While moderate amounts of calcium (around 700 mg a day) are vital for maintaining healthy bones, there is no need to start increasing calcium intake in order to reduce the risk of fractures or osteoporosis in later life, finds a paper published on the British Medical Journal website on May 24.
Has a bone density scan placed you at risk for osteoporosis, leading your doctor to prescribe a widely advertised bone-building medication? Not so fast! A University of Illinois study finds that an effective first course of action is increasing dietary calcium and vitamin D or taking calcium and vitamin D supplements.
Preliminary research indicates that use of nitroglycerin ointment among postmenopausal women for 2 years was associated with a modest increase in bone mineral density and decrease in bone resorption (loss), according to a study in the February 23 issue of JAMA.
Older women who used bisphosphonates (medications that prevent loss of bone mass) for five years or more were more likely to experience "atypical" fractures involving the femoral shaft (bone in the leg that extends from the hip to the knee) or subtrochanteric (fractures in the bone just below the hip joint), compared to women with less usage.
Beverages supplemented by whey-based protein can significantly reduce elevated blood pressure, reducing the risk of stroke and heart disease, a Washington State University study has found. Research led by nutritional biochemist Susan Fluegel and published in International Dairy Journal found that daily doses of commonly available whey brought a more than six-point reduction in the average blood pressure of men and women with elevated systolic and diastolic blood pressures.
While simple falls, such as slipping while walking off a curb, may seem relatively harmless, they can actually lead to severe injury and death in elderly individuals, according to a new study published in The Journal of Trauma: Injury, Infection, and Critical Care.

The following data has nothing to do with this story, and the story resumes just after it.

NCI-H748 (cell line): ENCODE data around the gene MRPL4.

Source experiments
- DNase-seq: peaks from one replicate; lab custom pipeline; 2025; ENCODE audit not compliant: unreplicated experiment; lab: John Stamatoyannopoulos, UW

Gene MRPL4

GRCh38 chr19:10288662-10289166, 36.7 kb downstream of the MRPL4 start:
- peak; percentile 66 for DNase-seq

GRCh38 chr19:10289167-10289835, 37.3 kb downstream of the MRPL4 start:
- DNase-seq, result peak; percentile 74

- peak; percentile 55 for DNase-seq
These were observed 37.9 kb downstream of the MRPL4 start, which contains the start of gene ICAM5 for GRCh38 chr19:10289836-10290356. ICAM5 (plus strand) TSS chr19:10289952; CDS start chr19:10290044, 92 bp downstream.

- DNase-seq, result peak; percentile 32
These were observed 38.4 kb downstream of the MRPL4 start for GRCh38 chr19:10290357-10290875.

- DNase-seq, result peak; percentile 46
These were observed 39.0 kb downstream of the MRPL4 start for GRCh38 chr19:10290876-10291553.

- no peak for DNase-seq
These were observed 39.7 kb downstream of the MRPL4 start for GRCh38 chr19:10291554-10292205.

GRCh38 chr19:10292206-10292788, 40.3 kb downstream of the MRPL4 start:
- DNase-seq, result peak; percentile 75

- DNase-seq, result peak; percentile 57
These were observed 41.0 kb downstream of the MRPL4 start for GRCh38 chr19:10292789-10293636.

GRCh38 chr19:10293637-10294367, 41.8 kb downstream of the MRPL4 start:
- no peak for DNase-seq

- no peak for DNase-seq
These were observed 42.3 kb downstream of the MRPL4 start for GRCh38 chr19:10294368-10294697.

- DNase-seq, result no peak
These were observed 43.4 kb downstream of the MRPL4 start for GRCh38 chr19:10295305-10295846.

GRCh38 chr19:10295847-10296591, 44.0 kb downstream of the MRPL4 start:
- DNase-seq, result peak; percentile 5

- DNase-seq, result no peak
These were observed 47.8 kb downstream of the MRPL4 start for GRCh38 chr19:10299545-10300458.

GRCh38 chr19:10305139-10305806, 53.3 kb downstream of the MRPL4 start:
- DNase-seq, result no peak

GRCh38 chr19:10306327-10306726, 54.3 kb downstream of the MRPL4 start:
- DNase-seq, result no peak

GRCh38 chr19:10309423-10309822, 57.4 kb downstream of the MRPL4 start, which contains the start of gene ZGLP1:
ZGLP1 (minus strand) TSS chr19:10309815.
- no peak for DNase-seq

Taking time off from certain osteoporosis drugs may be beneficial to bone health, according to a study conducted at Loyola University Health System. Researchers found that bone density remained stable for three years in patients who took a drug holiday from bisphosphonates, a popular class of osteoporosis drugs that can cause fractures in the thigh bones and tissue decay in the jaw bone.
A new approach alleviates osteoarthritis pain better than any drug available. A new class of pain relievers that targets musculoskeletal pain receptors, instead of more general pain pathways, could alleviate osteoarthritis pain better than any drug now on the market, but hurdles remain before it's approved by the U.S. Food and Drug Administration. Research on the new therapy was published yesterday in the New England Journal of Medicine.
A daily dose of whole body vibration may help reduce the usual bone density loss that occurs with age, Medical College of Georgia researchers report. Twelve weeks of daily, 30-minute sessions in 18-month old male mice -- which equate to 55- to 65-year-old humans -- appear to forestall the expected annual loss that can result in fractures, disability and death.
A new report issued by the International Osteoporosis Foundation (IOF) for World Osteoporosis Day puts the spotlight on the severe impact of spinal fractures and calls on health professionals to recognize the signs of these fractures in their patients.
Ultrasound can speed the healing of fractures. A randomized controlled trial reported in the open access journal BMC Musculoskeletal Disorders has found that the use of low-intensity pulsed ultrasound (LIPUS) in patients with tibial fractures which showed inadequate progress toward healing resulted in 34% greater bone mineral density (BMD) in the fracture area after 16 weeks than use of a sham device.